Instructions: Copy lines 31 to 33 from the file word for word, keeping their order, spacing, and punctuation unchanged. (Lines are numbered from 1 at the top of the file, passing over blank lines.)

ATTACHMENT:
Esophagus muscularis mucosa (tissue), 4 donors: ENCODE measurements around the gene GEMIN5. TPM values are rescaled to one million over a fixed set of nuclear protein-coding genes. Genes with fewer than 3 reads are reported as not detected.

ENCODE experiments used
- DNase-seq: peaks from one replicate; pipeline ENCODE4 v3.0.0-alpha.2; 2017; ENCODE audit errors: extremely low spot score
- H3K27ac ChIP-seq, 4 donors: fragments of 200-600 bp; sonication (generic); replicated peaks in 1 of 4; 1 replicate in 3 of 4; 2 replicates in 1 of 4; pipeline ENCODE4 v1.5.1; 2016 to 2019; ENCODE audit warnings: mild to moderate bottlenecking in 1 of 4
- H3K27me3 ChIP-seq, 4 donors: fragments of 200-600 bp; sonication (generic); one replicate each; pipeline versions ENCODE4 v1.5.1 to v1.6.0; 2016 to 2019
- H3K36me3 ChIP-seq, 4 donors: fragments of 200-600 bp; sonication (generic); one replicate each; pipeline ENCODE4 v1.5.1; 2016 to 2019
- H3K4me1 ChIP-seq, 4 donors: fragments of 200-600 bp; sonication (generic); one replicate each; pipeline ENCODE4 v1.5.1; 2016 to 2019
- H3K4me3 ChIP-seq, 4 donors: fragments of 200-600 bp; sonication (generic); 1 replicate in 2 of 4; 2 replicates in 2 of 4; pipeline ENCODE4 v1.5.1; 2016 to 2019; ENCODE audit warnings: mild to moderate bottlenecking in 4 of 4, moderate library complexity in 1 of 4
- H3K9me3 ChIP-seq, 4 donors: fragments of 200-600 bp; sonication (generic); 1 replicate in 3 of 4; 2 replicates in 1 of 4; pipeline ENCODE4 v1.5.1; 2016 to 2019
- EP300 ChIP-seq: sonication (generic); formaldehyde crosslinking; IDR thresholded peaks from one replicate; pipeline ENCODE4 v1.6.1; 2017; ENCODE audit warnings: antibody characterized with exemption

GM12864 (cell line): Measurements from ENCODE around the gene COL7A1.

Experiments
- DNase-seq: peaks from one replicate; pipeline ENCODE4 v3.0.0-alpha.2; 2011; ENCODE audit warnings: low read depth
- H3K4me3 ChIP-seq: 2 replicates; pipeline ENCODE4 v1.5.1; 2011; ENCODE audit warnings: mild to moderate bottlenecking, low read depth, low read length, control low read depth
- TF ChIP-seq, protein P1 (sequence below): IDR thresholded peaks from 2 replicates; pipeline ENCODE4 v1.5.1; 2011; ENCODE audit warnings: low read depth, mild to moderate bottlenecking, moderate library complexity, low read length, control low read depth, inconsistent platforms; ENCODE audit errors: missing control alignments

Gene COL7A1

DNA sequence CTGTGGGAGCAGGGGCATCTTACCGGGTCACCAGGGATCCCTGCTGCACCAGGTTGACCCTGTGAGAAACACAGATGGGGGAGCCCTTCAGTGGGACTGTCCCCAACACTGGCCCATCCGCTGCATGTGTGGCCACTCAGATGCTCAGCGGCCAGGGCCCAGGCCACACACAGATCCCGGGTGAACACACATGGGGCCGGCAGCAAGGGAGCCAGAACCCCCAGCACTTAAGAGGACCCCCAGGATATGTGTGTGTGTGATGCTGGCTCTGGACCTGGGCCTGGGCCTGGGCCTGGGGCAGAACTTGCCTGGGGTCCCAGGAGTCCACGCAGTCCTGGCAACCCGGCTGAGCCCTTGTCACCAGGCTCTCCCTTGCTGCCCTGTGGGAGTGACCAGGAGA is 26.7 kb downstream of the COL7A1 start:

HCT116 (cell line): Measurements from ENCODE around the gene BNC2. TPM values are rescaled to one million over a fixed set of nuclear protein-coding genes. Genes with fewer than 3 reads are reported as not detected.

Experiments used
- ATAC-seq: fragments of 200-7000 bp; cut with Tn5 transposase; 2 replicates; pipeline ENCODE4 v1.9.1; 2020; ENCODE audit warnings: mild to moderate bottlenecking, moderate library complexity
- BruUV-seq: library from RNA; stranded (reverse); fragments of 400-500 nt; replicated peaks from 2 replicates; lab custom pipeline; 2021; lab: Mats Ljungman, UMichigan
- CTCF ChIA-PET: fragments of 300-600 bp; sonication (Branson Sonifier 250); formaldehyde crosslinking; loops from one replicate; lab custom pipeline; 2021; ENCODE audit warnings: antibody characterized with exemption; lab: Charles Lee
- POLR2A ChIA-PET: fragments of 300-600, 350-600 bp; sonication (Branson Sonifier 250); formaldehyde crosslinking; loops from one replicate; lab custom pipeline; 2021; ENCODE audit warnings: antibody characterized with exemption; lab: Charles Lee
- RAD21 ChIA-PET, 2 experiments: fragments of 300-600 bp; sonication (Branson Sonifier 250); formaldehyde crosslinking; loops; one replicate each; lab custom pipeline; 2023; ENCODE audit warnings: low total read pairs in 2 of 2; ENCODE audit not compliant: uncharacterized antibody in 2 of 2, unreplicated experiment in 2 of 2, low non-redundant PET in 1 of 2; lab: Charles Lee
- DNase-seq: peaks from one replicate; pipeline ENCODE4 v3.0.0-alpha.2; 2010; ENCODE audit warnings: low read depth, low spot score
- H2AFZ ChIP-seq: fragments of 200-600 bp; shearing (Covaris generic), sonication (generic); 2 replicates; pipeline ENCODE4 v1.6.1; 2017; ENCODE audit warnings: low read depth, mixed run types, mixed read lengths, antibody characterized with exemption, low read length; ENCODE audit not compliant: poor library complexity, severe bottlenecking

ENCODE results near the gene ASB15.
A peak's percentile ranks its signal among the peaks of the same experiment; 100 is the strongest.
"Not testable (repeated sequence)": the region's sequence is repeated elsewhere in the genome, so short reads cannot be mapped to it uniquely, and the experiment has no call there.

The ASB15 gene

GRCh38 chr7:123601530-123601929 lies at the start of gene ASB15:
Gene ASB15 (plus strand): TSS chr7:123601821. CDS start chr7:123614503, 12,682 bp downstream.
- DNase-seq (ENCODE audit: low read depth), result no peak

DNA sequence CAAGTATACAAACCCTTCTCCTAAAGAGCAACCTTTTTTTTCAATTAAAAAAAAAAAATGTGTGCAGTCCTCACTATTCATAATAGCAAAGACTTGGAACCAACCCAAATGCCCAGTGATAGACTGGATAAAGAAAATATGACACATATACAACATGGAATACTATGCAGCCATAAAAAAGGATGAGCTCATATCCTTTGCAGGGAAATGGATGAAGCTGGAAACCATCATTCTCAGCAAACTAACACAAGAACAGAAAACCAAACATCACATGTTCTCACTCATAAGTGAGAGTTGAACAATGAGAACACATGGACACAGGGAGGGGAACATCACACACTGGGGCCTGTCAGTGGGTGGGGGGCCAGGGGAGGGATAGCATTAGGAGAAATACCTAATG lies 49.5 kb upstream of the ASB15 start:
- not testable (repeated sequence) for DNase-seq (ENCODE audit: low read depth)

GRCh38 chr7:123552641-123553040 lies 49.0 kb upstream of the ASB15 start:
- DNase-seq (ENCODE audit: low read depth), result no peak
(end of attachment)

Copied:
GRCh38 chr7:123601530-123601929 lies at the start of gene ASB15:
Gene ASB15 (plus strand): TSS chr7:123601821. CDS start chr7:123614503, 12,682 bp downstream.
- DNase-seq (ENCODE audit: low read depth), result no peak